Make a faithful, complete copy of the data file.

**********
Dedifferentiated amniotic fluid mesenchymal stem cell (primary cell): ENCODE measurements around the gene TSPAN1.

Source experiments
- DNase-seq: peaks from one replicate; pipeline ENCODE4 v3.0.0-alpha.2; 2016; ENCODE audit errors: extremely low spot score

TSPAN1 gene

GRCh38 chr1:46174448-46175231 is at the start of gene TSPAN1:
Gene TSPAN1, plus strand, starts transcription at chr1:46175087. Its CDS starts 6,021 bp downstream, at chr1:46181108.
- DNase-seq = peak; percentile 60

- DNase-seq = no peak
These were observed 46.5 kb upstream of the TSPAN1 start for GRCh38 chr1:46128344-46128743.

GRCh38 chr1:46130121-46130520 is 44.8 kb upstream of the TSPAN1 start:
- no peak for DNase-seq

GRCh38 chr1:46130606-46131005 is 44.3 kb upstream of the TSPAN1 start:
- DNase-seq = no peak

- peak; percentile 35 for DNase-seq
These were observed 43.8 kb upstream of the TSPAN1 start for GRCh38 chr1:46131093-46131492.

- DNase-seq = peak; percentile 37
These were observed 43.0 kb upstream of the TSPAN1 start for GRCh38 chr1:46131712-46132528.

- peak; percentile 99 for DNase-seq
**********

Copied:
Dedifferentiated amniotic fluid mesenchymal stem cell (primary cell): ENCODE measurements around the gene TSPAN1.

Source experiments
- DNase-seq: peaks from one replicate; pipeline ENCODE4 v3.0.0-alpha.2; 2016; ENCODE audit errors: extremely low spot score

TSPAN1 gene

GRCh38 chr1:46174448-46175231 is at the start of gene TSPAN1:
Gene TSPAN1, plus strand, starts transcription at chr1:46175087. Its CDS starts 6,021 bp downstream, at chr1:46181108.
- DNase-seq = peak; percentile 60

- DNase-seq = no peak
These were observed 46.5 kb upstream of the TSPAN1 start for GRCh38 chr1:46128344-46128743.

GRCh38 chr1:46130121-46130520 is 44.8 kb upstream of the TSPAN1 start:
- no peak for DNase-seq

GRCh38 chr1:46130606-46131005 is 44.3 kb upstream of the TSPAN1 start:
- DNase-seq = no peak

- peak; percentile 35 for DNase-seq
These were observed 43.8 kb upstream of the TSPAN1 start for GRCh38 chr1:46131093-46131492.

- DNase-seq = peak; percentile 37
These were observed 43.0 kb upstream of the TSPAN1 start for GRCh38 chr1:46131712-46132528.

- peak; percentile 99 for DNase-seq